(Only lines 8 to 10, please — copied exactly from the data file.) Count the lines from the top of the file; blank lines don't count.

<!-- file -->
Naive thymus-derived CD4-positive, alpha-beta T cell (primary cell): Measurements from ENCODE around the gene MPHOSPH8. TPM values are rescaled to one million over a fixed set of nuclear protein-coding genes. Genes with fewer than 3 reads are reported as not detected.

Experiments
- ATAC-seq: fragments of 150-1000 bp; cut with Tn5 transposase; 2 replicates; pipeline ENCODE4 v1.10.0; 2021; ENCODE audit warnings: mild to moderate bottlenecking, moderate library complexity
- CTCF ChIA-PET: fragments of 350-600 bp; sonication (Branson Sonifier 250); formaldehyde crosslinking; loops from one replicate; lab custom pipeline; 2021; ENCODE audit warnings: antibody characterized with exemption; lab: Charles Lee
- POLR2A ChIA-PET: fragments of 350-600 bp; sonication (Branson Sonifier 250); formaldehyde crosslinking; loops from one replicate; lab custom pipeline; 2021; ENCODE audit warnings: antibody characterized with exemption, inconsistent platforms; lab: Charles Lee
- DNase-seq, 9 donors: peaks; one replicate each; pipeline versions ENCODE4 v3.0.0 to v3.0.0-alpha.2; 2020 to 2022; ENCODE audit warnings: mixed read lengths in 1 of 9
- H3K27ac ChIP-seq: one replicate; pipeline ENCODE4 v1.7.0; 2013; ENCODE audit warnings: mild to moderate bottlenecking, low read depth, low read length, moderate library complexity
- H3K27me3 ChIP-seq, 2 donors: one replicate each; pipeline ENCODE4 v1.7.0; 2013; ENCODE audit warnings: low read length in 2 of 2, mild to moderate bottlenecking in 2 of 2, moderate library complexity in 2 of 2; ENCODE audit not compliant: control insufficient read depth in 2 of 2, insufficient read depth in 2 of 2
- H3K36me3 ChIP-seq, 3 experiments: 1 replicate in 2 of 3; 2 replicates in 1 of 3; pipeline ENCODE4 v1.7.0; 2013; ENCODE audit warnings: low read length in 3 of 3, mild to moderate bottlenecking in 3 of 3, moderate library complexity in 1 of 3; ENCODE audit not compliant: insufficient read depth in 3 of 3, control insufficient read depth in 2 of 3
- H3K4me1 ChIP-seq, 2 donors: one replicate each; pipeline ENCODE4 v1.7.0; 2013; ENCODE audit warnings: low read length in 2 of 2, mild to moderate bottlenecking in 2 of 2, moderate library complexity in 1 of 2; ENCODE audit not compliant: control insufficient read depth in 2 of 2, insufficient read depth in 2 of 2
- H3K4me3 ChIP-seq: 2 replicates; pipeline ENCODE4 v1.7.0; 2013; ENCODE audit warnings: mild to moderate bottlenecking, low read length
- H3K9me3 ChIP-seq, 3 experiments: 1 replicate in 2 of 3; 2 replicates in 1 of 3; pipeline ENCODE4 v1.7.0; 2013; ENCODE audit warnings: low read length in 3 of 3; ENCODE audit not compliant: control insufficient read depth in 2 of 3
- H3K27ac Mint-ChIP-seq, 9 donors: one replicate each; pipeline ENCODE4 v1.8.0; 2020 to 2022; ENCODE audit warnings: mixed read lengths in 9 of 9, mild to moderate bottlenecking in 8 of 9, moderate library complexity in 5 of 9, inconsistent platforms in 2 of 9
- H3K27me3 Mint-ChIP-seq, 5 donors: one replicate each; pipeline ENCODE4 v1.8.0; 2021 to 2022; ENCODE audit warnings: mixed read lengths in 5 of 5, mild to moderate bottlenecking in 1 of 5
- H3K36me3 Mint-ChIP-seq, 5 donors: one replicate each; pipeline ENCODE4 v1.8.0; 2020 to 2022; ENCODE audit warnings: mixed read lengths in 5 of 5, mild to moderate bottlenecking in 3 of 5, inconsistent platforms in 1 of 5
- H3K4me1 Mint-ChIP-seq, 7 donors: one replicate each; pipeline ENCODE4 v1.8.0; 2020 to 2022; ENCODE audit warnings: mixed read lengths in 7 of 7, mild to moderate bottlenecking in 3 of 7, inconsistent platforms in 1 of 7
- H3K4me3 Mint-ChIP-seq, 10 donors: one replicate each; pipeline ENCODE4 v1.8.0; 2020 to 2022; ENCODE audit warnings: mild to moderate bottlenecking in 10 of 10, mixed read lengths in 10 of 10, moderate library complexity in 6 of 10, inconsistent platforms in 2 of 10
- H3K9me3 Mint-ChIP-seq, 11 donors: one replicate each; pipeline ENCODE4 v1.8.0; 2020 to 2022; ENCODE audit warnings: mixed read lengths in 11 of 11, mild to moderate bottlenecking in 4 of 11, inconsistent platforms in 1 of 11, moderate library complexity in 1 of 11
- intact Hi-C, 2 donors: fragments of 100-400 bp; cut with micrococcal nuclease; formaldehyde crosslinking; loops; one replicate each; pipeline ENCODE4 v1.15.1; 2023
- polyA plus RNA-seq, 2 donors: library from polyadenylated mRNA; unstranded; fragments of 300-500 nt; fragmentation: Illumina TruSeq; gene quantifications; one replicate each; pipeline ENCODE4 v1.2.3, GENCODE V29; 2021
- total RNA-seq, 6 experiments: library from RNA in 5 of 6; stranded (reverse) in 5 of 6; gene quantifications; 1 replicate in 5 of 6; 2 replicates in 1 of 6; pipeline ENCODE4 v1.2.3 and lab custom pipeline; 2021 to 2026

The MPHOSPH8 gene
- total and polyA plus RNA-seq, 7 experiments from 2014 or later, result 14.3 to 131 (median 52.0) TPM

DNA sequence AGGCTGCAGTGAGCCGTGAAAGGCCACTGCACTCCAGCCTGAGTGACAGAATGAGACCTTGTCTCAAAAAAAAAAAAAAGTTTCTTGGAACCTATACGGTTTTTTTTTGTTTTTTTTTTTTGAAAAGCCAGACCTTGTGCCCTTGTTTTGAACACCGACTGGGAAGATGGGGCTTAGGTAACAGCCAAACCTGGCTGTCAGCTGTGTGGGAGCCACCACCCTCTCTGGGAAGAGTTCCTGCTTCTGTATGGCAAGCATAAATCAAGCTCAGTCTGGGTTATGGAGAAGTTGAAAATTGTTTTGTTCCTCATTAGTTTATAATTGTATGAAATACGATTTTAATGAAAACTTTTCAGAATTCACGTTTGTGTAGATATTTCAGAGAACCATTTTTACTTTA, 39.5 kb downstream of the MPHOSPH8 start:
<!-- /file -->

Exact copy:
- H3K27me3 ChIP-seq, 2 donors: one replicate each; pipeline ENCODE4 v1.7.0; 2013; ENCODE audit warnings: low read length in 2 of 2, mild to moderate bottlenecking in 2 of 2, moderate library complexity in 2 of 2; ENCODE audit not compliant: control insufficient read depth in 2 of 2, insufficient read depth in 2 of 2
- H3K36me3 ChIP-seq, 3 experiments: 1 replicate in 2 of 3; 2 replicates in 1 of 3; pipeline ENCODE4 v1.7.0; 2013; ENCODE audit warnings: low read length in 3 of 3, mild to moderate bottlenecking in 3 of 3, moderate library complexity in 1 of 3; ENCODE audit not compliant: insufficient read depth in 3 of 3, control insufficient read depth in 2 of 3
- H3K4me1 ChIP-seq, 2 donors: one replicate each; pipeline ENCODE4 v1.7.0; 2013; ENCODE audit warnings: low read length in 2 of 2, mild to moderate bottlenecking in 2 of 2, moderate library complexity in 1 of 2; ENCODE audit not compliant: control insufficient read depth in 2 of 2, insufficient read depth in 2 of 2